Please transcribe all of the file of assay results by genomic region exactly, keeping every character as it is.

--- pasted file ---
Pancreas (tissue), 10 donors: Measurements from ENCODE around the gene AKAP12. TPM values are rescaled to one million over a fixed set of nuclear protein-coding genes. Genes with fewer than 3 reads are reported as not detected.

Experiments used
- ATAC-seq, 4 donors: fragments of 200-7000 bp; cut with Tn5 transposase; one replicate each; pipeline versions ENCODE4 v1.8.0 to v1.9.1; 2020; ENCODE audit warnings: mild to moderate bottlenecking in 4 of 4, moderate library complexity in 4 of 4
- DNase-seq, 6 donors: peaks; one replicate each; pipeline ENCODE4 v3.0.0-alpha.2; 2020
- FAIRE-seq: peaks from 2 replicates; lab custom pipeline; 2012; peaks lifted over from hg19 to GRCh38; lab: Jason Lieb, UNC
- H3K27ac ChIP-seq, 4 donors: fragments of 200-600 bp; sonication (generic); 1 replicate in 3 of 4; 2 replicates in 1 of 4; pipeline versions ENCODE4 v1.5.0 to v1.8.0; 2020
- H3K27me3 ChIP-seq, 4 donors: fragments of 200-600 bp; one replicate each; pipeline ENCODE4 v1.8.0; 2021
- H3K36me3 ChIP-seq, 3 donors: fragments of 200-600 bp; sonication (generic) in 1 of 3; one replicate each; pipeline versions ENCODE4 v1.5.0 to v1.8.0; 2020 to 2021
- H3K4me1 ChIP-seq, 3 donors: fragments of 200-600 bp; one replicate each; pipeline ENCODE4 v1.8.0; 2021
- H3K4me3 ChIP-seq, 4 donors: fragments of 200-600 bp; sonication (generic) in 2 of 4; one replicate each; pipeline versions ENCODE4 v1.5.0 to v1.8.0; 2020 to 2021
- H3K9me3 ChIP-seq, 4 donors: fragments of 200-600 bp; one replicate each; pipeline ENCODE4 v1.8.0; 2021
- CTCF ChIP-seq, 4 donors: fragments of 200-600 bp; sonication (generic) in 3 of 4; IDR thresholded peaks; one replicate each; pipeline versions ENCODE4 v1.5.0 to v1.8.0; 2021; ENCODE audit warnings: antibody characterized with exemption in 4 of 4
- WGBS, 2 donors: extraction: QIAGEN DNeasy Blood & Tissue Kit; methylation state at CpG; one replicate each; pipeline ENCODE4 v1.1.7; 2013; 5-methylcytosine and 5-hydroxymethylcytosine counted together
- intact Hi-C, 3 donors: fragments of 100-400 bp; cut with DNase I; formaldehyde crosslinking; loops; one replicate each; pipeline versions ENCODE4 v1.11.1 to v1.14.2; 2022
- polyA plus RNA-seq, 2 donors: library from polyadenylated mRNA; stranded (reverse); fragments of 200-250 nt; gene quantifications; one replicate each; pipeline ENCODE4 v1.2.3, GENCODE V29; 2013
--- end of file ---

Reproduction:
Pancreas (tissue), 10 donors: Measurements from ENCODE around the gene AKAP12. TPM values are rescaled to one million over a fixed set of nuclear protein-coding genes. Genes with fewer than 3 reads are reported as not detected.

Experiments used
- ATAC-seq, 4 donors: fragments of 200-7000 bp; cut with Tn5 transposase; one replicate each; pipeline versions ENCODE4 v1.8.0 to v1.9.1; 2020; ENCODE audit warnings: mild to moderate bottlenecking in 4 of 4, moderate library complexity in 4 of 4
- DNase-seq, 6 donors: peaks; one replicate each; pipeline ENCODE4 v3.0.0-alpha.2; 2020
- FAIRE-seq: peaks from 2 replicates; lab custom pipeline; 2012; peaks lifted over from hg19 to GRCh38; lab: Jason Lieb, UNC
- H3K27ac ChIP-seq, 4 donors: fragments of 200-600 bp; sonication (generic); 1 replicate in 3 of 4; 2 replicates in 1 of 4; pipeline versions ENCODE4 v1.5.0 to v1.8.0; 2020
- H3K27me3 ChIP-seq, 4 donors: fragments of 200-600 bp; one replicate each; pipeline ENCODE4 v1.8.0; 2021
- H3K36me3 ChIP-seq, 3 donors: fragments of 200-600 bp; sonication (generic) in 1 of 3; one replicate each; pipeline versions ENCODE4 v1.5.0 to v1.8.0; 2020 to 2021
- H3K4me1 ChIP-seq, 3 donors: fragments of 200-600 bp; one replicate each; pipeline ENCODE4 v1.8.0; 2021
- H3K4me3 ChIP-seq, 4 donors: fragments of 200-600 bp; sonication (generic) in 2 of 4; one replicate each; pipeline versions ENCODE4 v1.5.0 to v1.8.0; 2020 to 2021
- H3K9me3 ChIP-seq, 4 donors: fragments of 200-600 bp; one replicate each; pipeline ENCODE4 v1.8.0; 2021
- CTCF ChIP-seq, 4 donors: fragments of 200-600 bp; sonication (generic) in 3 of 4; IDR thresholded peaks; one replicate each; pipeline versions ENCODE4 v1.5.0 to v1.8.0; 2021; ENCODE audit warnings: antibody characterized with exemption in 4 of 4
- WGBS, 2 donors: extraction: QIAGEN DNeasy Blood & Tissue Kit; methylation state at CpG; one replicate each; pipeline ENCODE4 v1.1.7; 2013; 5-methylcytosine and 5-hydroxymethylcytosine counted together
- intact Hi-C, 3 donors: fragments of 100-400 bp; cut with DNase I; formaldehyde crosslinking; loops; one replicate each; pipeline versions ENCODE4 v1.11.1 to v1.14.2; 2022
- polyA plus RNA-seq, 2 donors: library from polyadenylated mRNA; stranded (reverse); fragments of 200-250 nt; gene quantifications; one replicate each; pipeline ENCODE4 v1.2.3, GENCODE V29; 2013